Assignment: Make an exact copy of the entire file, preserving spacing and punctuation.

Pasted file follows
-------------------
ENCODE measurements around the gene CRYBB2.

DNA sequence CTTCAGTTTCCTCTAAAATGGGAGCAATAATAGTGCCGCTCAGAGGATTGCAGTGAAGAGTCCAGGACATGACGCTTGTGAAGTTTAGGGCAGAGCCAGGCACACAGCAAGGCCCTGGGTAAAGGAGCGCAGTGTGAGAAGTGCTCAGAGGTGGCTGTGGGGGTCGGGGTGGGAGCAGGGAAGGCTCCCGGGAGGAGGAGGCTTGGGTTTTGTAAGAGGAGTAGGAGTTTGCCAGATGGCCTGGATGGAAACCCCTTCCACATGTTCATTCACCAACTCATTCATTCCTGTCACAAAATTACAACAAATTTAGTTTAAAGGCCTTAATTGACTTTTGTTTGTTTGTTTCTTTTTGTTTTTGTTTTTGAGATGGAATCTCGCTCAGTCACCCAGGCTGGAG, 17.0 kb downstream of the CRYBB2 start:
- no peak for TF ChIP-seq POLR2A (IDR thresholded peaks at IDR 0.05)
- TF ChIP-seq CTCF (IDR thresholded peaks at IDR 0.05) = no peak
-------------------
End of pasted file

ENCODE measurements around the gene CRYBB2.

DNA sequence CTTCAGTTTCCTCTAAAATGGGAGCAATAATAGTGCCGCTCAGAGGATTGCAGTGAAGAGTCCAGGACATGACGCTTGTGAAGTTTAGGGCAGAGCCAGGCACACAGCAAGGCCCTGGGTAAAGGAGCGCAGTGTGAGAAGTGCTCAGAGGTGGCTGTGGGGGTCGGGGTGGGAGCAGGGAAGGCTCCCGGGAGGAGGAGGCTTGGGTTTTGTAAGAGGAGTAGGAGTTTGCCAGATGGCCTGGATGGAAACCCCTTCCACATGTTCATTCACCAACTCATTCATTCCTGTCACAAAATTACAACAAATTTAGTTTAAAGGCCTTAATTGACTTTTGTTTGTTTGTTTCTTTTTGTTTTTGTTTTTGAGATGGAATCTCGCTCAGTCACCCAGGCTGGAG, 17.0 kb downstream of the CRYBB2 start:
- no peak for TF ChIP-seq POLR2A (IDR thresholded peaks at IDR 0.05)
- TF ChIP-seq CTCF (IDR thresholded peaks at IDR 0.05) = no peak